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The hand-drawn animation intertwines the exciting mythology of Celtic legends with a simple story about a brother and sister on a mission to return home. It’s a carefully crafted and universally relatable film, about grief and coming to terms with things beyond your control.
This coming of age animated drama tells the story of the Iranian revolution in 1978, through the eyes of a young woman. Based on the autobiographical graphic novel of the same name by Marjane Satrapi, the movie gives a thorough look at the history of the politically charged time. As we see Satrapi growing up during the revolution and its aftermath, the film introduces themes that will stay with us for life.
From politics, gender, religion, war, and culture, Persepolis is an immensely impactful film filled with meaningful subtext that never feels forced or overwhelming.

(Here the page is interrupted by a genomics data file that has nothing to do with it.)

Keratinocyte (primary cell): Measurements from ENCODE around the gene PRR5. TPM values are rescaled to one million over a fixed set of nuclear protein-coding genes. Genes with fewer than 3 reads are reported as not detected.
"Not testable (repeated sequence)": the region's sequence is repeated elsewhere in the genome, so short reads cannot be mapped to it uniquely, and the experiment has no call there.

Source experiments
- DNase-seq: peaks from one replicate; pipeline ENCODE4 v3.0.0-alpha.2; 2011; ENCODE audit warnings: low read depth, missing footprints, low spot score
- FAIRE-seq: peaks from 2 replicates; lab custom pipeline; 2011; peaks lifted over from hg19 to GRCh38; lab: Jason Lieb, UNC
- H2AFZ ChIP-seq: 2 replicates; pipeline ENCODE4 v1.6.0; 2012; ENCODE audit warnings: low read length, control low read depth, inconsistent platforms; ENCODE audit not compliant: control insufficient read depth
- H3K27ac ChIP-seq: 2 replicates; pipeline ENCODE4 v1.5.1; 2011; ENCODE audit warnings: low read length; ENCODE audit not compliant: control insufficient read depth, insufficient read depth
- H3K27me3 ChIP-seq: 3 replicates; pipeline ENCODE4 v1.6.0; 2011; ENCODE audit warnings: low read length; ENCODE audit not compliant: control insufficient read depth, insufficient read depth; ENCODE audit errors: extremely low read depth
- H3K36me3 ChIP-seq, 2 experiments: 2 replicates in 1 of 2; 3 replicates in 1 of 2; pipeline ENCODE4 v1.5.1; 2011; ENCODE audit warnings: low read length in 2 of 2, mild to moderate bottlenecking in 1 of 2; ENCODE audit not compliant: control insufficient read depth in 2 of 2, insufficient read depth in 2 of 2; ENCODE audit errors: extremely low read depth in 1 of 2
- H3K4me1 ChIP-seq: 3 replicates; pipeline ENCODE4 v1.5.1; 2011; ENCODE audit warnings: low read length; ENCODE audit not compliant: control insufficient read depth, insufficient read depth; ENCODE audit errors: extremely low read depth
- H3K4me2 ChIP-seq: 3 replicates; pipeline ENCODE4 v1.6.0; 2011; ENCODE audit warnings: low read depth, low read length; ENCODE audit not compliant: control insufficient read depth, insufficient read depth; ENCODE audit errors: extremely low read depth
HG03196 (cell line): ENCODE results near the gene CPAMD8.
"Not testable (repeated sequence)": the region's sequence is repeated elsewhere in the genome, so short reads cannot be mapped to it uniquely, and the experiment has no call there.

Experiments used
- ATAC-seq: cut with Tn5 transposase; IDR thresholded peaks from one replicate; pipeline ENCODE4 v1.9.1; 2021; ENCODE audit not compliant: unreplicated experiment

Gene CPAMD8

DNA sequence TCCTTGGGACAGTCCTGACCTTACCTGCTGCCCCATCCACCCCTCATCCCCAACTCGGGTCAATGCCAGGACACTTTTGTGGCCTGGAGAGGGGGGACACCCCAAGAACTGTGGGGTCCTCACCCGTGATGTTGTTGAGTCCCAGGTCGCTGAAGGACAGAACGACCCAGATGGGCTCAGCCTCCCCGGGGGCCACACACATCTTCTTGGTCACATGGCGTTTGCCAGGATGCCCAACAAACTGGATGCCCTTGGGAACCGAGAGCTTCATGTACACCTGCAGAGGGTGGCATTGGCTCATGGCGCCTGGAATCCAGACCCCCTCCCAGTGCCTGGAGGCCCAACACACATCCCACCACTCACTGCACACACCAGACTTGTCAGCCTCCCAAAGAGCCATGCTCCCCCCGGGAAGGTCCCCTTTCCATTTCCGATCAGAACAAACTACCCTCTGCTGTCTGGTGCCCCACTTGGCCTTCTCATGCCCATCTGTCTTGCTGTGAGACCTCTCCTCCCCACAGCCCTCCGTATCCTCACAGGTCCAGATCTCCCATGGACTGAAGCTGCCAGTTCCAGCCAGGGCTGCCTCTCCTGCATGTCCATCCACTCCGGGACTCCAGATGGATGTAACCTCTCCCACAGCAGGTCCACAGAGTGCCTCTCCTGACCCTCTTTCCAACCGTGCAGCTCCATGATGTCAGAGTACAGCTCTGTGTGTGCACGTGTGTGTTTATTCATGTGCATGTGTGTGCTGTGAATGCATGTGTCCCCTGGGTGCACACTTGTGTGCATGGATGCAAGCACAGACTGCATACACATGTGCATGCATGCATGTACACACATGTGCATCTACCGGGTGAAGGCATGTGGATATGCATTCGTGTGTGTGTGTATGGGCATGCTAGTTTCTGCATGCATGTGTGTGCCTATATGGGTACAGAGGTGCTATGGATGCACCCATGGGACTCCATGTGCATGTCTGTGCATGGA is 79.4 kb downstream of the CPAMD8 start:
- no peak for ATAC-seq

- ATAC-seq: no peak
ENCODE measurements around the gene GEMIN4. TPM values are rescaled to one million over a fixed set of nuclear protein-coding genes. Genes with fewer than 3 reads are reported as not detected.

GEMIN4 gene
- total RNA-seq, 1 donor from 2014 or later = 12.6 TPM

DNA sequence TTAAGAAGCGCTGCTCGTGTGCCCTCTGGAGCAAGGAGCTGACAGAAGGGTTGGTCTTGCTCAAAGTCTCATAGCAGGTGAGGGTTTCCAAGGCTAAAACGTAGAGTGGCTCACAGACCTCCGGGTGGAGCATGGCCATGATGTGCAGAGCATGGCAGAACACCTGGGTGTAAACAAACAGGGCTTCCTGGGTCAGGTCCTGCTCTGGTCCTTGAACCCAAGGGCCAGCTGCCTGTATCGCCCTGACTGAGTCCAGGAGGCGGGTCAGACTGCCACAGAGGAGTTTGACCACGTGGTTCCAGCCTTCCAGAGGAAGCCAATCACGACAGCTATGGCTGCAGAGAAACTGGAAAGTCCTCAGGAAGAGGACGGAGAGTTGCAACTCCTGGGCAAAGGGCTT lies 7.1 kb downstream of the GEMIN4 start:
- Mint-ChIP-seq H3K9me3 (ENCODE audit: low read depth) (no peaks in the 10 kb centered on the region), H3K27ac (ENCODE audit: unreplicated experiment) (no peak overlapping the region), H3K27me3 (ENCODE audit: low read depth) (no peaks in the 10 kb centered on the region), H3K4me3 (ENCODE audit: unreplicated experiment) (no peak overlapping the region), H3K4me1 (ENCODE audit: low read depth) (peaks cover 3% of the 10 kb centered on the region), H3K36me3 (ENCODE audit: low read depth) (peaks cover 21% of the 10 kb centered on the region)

Perfect Blue (1997)
Here we have an animated psychological thriller that’ll leave you questioning what’s real, what’s a dream, or if everything around you even exists. Perfect Blue was the legendary Satoshi Kon’s directorial debut, and it’s a brilliant feature that leaves you in a perpetual state of fear, constantly looking over your shoulder, and jumping when you see your own reflection.
At first glance, the film appears to be about an idol’s transition from singing to acting, but when she starts receiving threats from an obsessed fan, Perfect Blue turns into something much more disturbing. Not many movies can garner as strong emotional reactions as this, and if you are a fan of psychological horror, it’s absolutely unmissable.